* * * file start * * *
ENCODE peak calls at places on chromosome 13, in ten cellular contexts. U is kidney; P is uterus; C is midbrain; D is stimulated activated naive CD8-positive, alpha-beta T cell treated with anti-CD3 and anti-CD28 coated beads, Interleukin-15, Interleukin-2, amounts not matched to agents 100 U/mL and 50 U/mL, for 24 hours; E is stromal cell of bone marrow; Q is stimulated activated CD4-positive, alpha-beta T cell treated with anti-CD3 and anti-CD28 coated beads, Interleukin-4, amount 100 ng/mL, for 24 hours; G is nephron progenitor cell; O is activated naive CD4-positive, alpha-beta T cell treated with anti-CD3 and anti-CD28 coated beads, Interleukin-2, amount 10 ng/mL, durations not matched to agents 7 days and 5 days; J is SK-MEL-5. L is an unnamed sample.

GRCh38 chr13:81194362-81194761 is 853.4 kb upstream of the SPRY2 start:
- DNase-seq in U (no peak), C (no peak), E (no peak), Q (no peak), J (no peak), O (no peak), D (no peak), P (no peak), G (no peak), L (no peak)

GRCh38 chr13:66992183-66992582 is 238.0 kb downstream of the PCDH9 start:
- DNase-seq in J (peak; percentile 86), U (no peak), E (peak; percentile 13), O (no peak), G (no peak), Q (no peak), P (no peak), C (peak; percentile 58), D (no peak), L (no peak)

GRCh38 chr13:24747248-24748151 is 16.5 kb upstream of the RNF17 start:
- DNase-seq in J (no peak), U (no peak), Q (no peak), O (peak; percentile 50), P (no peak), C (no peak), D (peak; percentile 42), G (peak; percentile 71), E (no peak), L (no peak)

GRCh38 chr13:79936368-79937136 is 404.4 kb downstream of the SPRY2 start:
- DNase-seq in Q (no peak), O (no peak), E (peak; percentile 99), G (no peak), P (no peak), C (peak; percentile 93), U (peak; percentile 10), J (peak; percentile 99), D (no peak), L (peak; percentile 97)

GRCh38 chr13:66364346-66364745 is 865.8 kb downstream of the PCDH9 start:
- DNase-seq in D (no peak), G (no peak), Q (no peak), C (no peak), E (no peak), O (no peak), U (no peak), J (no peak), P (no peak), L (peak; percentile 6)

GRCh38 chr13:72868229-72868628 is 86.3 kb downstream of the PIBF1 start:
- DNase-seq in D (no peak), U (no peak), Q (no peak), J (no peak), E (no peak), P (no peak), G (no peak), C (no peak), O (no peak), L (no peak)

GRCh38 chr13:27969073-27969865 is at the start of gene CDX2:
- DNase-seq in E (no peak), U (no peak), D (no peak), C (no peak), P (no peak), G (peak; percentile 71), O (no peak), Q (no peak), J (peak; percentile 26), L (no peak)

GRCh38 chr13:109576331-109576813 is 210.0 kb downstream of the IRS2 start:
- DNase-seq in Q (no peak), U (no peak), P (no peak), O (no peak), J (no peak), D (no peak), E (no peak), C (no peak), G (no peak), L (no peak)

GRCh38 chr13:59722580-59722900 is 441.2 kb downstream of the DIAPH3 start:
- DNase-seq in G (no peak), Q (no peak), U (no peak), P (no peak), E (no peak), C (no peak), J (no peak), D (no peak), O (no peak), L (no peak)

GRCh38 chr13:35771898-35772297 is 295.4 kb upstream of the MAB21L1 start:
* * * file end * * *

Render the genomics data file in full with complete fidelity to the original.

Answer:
ENCODE peak calls at places on chromosome 13, in ten cellular contexts. U is kidney; P is uterus; C is midbrain; D is stimulated activated naive CD8-positive, alpha-beta T cell treated with anti-CD3 and anti-CD28 coated beads, Interleukin-15, Interleukin-2, amounts not matched to agents 100 U/mL and 50 U/mL, for 24 hours; E is stromal cell of bone marrow; Q is stimulated activated CD4-positive, alpha-beta T cell treated with anti-CD3 and anti-CD28 coated beads, Interleukin-4, amount 100 ng/mL, for 24 hours; G is nephron progenitor cell; O is activated naive CD4-positive, alpha-beta T cell treated with anti-CD3 and anti-CD28 coated beads, Interleukin-2, amount 10 ng/mL, durations not matched to agents 7 days and 5 days; J is SK-MEL-5. L is an unnamed sample.

GRCh38 chr13:81194362-81194761 is 853.4 kb upstream of the SPRY2 start:
- DNase-seq in U (no peak), C (no peak), E (no peak), Q (no peak), J (no peak), O (no peak), D (no peak), P (no peak), G (no peak), L (no peak)

GRCh38 chr13:66992183-66992582 is 238.0 kb downstream of the PCDH9 start:
- DNase-seq in J (peak; percentile 86), U (no peak), E (peak; percentile 13), O (no peak), G (no peak), Q (no peak), P (no peak), C (peak; percentile 58), D (no peak), L (no peak)

GRCh38 chr13:24747248-24748151 is 16.5 kb upstream of the RNF17 start:
- DNase-seq in J (no peak), U (no peak), Q (no peak), O (peak; percentile 50), P (no peak), C (no peak), D (peak; percentile 42), G (peak; percentile 71), E (no peak), L (no peak)

GRCh38 chr13:79936368-79937136 is 404.4 kb downstream of the SPRY2 start:
- DNase-seq in Q (no peak), O (no peak), E (peak; percentile 99), G (no peak), P (no peak), C (peak; percentile 93), U (peak; percentile 10), J (peak; percentile 99), D (no peak), L (peak; percentile 97)

GRCh38 chr13:66364346-66364745 is 865.8 kb downstream of the PCDH9 start:
- DNase-seq in D (no peak), G (no peak), Q (no peak), C (no peak), E (no peak), O (no peak), U (no peak), J (no peak), P (no peak), L (peak; percentile 6)

GRCh38 chr13:72868229-72868628 is 86.3 kb downstream of the PIBF1 start:
- DNase-seq in D (no peak), U (no peak), Q (no peak), J (no peak), E (no peak), P (no peak), G (no peak), C (no peak), O (no peak), L (no peak)

GRCh38 chr13:27969073-27969865 is at the start of gene CDX2:
- DNase-seq in E (no peak), U (no peak), D (no peak), C (no peak), P (no peak), G (peak; percentile 71), O (no peak), Q (no peak), J (peak; percentile 26), L (no peak)

GRCh38 chr13:109576331-109576813 is 210.0 kb downstream of the IRS2 start:
- DNase-seq in Q (no peak), U (no peak), P (no peak), O (no peak), J (no peak), D (no peak), E (no peak), C (no peak), G (no peak), L (no peak)

GRCh38 chr13:59722580-59722900 is 441.2 kb downstream of the DIAPH3 start:
- DNase-seq in G (no peak), Q (no peak), U (no peak), P (no peak), E (no peak), C (no peak), J (no peak), D (no peak), O (no peak), L (no peak)

GRCh38 chr13:35771898-35772297 is 295.4 kb upstream of the MAB21L1 start: